Well there, it warmed up just a bit today and the winds died down to reasonable levels and after a couple of days of record breaking cold temperatures it almost felt somewhat warm. Well really it only got back to a bit more seasonable temps. Mid 30s, 5-10 mph breeze and weak sunshine.
I am also getting close to having 50 miles on my adidas Tempo 9s and one of the tests I have for running shoes this time of year is how they perform down-back on both dirt and now the packed snow…errr white ice.
Yeah, running on these roads in winter can be rather interesting and I have to really pay attention to what I am doing. However, as long as you can stay on the sides or the middle (where the tire prints are), you can get some traction and don’t need spikes or screws on your shoes to run. If you get in the travel lane too long, all bets are off and you will find out how padded your arse is.
Even though it was warmer, temps in the low 30’s mean you still have to pay attention to how you are dressed. So I geared up and got going.
Once I hit the dirt road, it turned primarily to white ice or packed snow. Needless to say I worked hard to stay on the packed snow or even in the snow covered shoulders when a couple of vehicles went by and they were going to stay in the middle of the road.
One of the dangers of running on this kind of road in these conditions is that the drivers who normally move over for you, are much more concerned about finding themselves in the ditch, since they are primarily driving on ice. You gotta move over and give them all the room they need. Runners loose, cars win that battle.
Also when running in these conditions I shorten my stride, plan my lines carefully (paying attention to what will be underfoot) and am careful about not toeing off hard. It is more: land, roll through, lift before toe-off. The other part is that I don’t try to set any speed records, which was good thing since I had run 10 plus miles on the treadmill yesterday.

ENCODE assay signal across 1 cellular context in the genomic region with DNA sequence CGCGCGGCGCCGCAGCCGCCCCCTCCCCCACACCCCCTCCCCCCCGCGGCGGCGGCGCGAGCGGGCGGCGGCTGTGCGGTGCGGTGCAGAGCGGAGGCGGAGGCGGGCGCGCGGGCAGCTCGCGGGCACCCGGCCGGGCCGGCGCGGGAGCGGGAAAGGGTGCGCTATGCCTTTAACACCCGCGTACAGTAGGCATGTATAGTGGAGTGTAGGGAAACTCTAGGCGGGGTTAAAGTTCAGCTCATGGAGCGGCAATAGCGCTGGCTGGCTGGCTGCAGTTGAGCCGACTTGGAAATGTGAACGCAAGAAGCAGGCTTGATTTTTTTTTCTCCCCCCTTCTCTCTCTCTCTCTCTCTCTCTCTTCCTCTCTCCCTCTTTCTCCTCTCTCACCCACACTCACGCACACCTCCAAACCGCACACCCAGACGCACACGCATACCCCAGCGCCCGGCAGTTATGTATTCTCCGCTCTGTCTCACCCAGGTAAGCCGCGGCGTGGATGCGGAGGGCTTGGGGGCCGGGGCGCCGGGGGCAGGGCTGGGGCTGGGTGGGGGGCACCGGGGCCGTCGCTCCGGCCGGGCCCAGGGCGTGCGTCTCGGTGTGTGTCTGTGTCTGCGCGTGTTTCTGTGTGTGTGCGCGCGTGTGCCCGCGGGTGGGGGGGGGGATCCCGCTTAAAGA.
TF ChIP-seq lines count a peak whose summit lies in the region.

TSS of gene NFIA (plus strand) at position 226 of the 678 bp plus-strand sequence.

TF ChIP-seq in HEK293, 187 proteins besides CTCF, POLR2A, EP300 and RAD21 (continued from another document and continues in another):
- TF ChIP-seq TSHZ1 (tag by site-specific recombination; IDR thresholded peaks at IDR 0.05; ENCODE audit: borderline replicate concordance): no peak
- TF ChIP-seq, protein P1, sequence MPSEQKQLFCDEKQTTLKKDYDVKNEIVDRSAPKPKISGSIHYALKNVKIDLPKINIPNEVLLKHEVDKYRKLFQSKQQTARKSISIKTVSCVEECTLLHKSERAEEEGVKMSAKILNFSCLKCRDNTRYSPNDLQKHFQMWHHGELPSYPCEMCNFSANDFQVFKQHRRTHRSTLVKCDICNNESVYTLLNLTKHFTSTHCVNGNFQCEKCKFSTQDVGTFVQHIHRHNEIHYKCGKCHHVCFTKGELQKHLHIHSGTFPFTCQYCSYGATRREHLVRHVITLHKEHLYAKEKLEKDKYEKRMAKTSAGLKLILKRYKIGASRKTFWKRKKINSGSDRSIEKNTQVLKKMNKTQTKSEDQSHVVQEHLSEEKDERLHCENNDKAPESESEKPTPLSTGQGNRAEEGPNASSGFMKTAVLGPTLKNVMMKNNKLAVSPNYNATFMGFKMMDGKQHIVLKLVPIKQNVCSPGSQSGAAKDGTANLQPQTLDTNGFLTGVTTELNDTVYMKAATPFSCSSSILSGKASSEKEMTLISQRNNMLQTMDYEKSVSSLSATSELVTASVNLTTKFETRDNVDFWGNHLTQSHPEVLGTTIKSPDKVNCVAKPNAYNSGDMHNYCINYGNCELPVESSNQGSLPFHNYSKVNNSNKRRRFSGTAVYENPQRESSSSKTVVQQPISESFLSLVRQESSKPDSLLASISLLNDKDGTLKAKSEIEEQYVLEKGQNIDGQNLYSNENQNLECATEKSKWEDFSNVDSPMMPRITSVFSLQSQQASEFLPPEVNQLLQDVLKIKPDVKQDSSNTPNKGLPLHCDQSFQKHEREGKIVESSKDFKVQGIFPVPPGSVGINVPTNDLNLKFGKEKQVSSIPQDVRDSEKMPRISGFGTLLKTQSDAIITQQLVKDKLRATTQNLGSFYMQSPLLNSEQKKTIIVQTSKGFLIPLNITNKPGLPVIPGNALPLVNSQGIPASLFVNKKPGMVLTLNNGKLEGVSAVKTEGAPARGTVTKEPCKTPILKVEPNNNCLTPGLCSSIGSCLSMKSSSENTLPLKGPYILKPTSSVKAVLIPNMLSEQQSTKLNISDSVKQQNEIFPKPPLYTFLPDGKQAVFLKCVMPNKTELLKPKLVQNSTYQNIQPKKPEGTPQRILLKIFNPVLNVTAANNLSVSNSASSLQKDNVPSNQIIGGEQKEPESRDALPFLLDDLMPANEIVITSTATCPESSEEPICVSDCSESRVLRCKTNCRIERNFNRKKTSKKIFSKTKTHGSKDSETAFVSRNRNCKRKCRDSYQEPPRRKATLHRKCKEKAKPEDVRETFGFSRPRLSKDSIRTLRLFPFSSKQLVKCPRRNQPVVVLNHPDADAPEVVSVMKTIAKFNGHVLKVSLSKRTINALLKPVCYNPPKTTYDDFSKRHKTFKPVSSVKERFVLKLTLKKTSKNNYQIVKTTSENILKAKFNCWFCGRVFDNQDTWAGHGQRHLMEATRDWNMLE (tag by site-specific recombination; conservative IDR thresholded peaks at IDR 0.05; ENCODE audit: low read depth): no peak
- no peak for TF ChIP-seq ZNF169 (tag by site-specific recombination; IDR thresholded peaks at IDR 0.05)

One thing I did learn is that going uphill in those conditions I am going to be a lot slower, because I do toe-off going uphill a lot more than on the flats. I can do it, but if I don’t pay attention, I will be eating snow/ice and rearranging my face. Which might be something of a good thing, but not something I am interested in doing.
How did the Tempo 9s do?
I was very impressed with the good grip on the packed snow parts of the run and when I needed to get off into the deeper snow I didnt have any issues. Both good things, but the most surprising thing was when I had to get on the white ice, they had better grip than one of my pair of trail shoes that I have walked in down-back recently.
I really think that the outsole on the Tempo 9s is a nice multi-purpose sole where I could use them for most of my outside runs during the winter – if I wanted to. However, that is the primary reason I have my trail shoes, so I will save the T9s for shall we say less arduous running conditions.
The other thing that I noticed was that I still had cushioning when I got back on the tar for my last mile. In the past with many shoes, when I have gotten back on tar, after running on snow they felt more like boards than cushioned running shoes. The Boost midsole in my mind lived up to some of the other reviews of how it performs in colder weather.
Overall it was a nice recovery run, where I felt pretty decent getting outside after running 10 plus on the treadmill yesterday. I also found out that if I want or need to I can use the Tempo 9s for running on packed snow down-back – always a good thing to know. Especially, if I get into some nasty stuff on a run someplace else, I will have confidence in them to get me through it.
A very good day.